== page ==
The Modern Antiquarian. Stone Circles, Ancient Sites, Neolithic Monuments, Ancient Monuments, Prehistoric Sites, Megalithic MysteriesThe Modern Antiquarian

Boleigh Fogou

Fogou

Folklore

About a furlong south-west of Trove, but on a tenement of Boleigh, is the Fuggo. It consists of a cave about six feet high, five feet wide and near forty long, faced on each side with rough stones, across which long stone posts are laid. On its north-west side a narrow passage leads into another cave of similar construction and unknown extent; as it has long been blocked up by a portion of the roof having fallen in. One may be pretty sure, however, that much of the stories about its great length are fabulous. They say that it extends from its entrance, at the foot of Boleigh hill, to the old mansion at Trove; in proof of this the old one has often been heard piping under a parlour of the house. It is supposed he meets the witches down there, who have entered by the Fuggo to dance to his music. Hares are often seen to enter the Fuggo which are never known to come out the same way; they are said to be witches going to meet their master, who provides them with some other shape to return in.

There are also traditions of this cavern having served as a place of refuge to some of the Levelis in troublesome times; and of its having frequently been used by our fair-traders, as it afforded them a secure hold for storing their goods, and to have a carouse therein.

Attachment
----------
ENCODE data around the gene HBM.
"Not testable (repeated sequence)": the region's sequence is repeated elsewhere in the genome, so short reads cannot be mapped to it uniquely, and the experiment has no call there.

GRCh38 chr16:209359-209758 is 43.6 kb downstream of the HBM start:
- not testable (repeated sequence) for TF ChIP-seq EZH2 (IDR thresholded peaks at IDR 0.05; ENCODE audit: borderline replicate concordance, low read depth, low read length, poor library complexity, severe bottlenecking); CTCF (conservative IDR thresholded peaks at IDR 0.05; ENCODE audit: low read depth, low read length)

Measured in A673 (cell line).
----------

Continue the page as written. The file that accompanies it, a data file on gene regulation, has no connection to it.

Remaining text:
[...] A short time ago an old inhabitant of Boleigh informed us that many persons in that neighbourhood are afraid to enter the Fuggo, even by day, as they believe that bad spirits still frequent this place. Women of villages near often threaten their crying babies that they will carry them down to the Fuggo, and leave them there for the Bucca-boo if they don't stop their squalling. there are traditions that almost all these caves were haunted by beings of a fearful nature, whose path it was dangerous to cross.
From William Bottrell's second volume of Traditions and Hearthside Stories of West Cornwall (1873), which you can read at the Sacred Texts Archive website.
Rhiannon Posted by Rhiannon
14th May 2010ce
Edited 15th May 2010ce

Comments (0)

You must be logged in to add a comment